LALI Capillary_Electrophoresis

LALI Capillary_Electrophoresis - Capillary Electrokinetic...

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Capillary Electrokinetic Separations Lecture Date: April 26 th , 2007 1
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Outline – Brief review of theory – Capillary zone electrophoresis (CZE) – Capillary gel electrophoresis (CGE) – Capillary electrochromatography (CEC) – Capillary isoelectric focusing (CIEF) – Capillary isotachophoresis (CITP) – Micellar electrokinetic capillary chromatography (MEKC) Reading (Skoog et al.) – Chapter 30, Capillary Electrophoresis and Electrochromatography Reading (Cazes et al.) – Chapter 25, Capillary Electrophoresis 2
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Electrophoresis: The differential movement or migration of ions by attraction or repulsion in an electric field Anode Cathode Basic Design of Instrumentation : E=V/d Buffer Buffer Anode Cathode Detector The simplest electrophoretic separations are based on ion charge / size 3
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Proteins Peptides Amino acids Nucleic acids (RNA and DNA) - also analyzed by slab gel electrophoresis Inorganic ions Organic bases Organic acids Whole cells Types of Molecules that can be Separated by Capillary Electrophoresis 4
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Migration Velocity : Where: v = migration velocity of charged particle in the potential field (cm sec -1 ) ep = electrophoretic mobility (cm 2 V -1 sec -1) E = field strength (V cm -1 ) V = applied voltage (V) L = length of capillary (cm) Electrophoretic mobility: Where: q = charge on ion = viscosity r = ion radius Frictional retarding forces L V E ep ep r q ep  6 5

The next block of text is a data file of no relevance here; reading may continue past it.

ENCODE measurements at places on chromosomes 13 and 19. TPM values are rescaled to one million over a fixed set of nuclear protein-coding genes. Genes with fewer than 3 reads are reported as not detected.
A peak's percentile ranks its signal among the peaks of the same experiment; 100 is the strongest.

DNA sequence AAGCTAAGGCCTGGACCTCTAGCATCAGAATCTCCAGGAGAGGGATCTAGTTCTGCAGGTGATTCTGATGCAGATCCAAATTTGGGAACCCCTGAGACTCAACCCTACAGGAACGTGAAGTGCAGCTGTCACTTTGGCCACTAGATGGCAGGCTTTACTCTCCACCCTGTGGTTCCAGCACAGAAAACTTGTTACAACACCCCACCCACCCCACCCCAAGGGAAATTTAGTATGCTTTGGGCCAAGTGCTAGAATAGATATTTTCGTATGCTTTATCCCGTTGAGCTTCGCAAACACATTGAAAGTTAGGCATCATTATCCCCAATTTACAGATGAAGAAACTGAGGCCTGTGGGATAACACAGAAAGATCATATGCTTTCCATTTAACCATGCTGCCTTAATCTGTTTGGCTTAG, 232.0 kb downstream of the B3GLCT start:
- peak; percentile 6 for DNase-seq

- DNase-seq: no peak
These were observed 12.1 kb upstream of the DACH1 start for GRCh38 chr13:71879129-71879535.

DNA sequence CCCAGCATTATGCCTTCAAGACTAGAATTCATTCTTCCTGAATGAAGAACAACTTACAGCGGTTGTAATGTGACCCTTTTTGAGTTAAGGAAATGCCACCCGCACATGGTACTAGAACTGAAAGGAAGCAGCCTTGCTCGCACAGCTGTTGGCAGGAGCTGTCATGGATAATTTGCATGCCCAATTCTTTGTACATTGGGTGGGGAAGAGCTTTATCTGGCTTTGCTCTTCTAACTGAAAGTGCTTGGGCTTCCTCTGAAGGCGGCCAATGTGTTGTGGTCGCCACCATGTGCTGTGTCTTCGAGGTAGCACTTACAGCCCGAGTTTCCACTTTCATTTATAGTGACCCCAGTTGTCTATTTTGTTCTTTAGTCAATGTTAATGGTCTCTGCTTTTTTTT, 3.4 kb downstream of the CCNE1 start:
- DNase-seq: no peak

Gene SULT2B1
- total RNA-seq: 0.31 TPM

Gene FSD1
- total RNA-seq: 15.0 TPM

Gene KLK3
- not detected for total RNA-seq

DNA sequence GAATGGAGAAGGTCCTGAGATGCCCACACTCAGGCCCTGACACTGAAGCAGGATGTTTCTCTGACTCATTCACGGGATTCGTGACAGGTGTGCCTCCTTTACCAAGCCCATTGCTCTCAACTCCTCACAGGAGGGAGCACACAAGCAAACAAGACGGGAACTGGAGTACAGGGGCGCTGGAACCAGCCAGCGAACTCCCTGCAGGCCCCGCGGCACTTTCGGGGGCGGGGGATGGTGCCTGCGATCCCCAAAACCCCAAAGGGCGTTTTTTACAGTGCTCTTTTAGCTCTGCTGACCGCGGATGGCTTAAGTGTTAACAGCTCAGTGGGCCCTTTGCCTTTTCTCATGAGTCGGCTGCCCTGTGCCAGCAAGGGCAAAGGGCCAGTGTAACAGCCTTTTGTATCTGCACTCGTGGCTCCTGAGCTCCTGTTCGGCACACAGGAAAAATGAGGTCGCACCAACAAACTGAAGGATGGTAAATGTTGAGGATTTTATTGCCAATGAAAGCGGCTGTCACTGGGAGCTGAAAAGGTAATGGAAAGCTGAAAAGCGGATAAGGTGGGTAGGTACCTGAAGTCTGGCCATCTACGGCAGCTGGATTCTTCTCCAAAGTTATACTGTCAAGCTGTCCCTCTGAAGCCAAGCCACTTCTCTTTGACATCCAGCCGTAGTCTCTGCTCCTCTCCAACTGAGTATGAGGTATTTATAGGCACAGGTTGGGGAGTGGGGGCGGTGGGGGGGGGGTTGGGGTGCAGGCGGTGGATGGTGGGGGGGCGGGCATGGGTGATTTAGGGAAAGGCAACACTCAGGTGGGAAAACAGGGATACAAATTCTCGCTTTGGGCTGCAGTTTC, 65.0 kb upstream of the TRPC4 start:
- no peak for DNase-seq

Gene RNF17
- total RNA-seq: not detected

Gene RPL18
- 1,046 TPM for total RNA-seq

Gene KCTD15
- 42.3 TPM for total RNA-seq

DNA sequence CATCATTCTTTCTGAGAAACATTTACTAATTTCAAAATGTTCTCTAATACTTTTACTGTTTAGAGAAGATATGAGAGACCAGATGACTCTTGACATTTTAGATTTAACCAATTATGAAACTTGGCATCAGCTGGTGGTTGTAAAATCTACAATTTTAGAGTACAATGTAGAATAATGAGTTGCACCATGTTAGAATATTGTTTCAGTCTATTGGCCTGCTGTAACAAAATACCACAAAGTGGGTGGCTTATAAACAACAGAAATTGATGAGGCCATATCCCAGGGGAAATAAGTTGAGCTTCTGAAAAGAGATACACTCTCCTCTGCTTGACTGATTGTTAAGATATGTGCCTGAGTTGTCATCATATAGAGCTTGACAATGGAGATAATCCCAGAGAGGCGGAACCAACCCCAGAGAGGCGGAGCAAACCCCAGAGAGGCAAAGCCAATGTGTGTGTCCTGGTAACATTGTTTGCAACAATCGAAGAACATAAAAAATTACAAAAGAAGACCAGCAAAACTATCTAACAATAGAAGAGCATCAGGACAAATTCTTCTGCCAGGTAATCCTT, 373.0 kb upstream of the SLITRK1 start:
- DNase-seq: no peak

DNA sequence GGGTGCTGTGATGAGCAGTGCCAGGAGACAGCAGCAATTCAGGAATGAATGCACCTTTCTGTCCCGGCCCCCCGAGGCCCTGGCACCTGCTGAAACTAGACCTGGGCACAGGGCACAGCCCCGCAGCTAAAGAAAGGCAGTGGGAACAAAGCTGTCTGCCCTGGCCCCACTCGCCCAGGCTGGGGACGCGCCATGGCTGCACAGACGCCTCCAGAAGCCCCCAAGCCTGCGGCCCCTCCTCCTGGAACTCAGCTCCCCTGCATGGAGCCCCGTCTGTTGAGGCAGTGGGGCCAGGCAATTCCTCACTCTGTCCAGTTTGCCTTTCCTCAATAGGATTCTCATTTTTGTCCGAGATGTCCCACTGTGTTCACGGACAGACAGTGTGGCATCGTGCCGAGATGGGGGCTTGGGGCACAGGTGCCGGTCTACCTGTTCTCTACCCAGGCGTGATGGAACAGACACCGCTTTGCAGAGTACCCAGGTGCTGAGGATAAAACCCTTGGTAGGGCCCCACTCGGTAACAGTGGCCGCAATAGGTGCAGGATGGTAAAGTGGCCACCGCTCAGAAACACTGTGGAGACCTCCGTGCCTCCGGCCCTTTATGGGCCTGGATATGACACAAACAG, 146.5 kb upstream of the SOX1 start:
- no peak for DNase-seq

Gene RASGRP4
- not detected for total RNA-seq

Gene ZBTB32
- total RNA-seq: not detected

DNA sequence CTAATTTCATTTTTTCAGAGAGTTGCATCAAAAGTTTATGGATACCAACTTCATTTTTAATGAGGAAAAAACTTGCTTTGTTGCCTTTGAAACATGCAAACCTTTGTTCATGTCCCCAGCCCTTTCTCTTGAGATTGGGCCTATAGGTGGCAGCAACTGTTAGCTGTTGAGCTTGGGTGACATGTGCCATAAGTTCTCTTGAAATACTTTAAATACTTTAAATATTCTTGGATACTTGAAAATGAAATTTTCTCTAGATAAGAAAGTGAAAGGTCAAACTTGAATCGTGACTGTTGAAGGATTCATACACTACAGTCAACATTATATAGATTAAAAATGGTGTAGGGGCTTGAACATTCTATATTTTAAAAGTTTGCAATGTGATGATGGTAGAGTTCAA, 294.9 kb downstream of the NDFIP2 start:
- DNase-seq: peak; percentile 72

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The inside wall of the capillary is covered by silanol groups (SiOH) that are deprotonated (SiO - ) at pH > 2 SiO - attracts cations to the inside wall of the capillary The distribution of charge at the surface is described by the Stern double-layer model and results in the zeta potential Top figure: R. N. Zare (Stanford University), bottom figure: Royal Society of Chemistry Note: diffuse layer rich in + charges but still mobile 6
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It would seem that CE separations would start in the middle and separate ions in two linear directions Another effect called electroosmosis makes CE like batch chromatography Excess cations in the diffuse Stern double- layer flow towards the cathode, exceeding the opposite flow towards the anode Net flow occurs as solvated cations drag along the solution Top figure: R. N. Zare (Stanford University), bottom figure: Royal Society of Chemistry Silanols fully ionized above pH = 9 7
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Where: v = electroosomotic mobility o = dielectric constant of a vacuum = dielectric constant of the buffer = Zeta potential = viscosity E = electric field   4 0 eo Net flow becomes is large at higher pH: – A 50 mM pH 8 buffer flows through a 50-cm capillary at 5 cm/min with 25 kV applied potential (see pg. 781 of Skoog et al.) Key factors that affect electroosmotic mobility: dielectric constant and viscosity of buffer (controls double-layer compression) EOF can be quenched by protection of silanols or low pH Electroosmotic mobility: E E v eo 4 0 8
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LALI Capillary_Electrophoresis - Capillary Electrokinetic...

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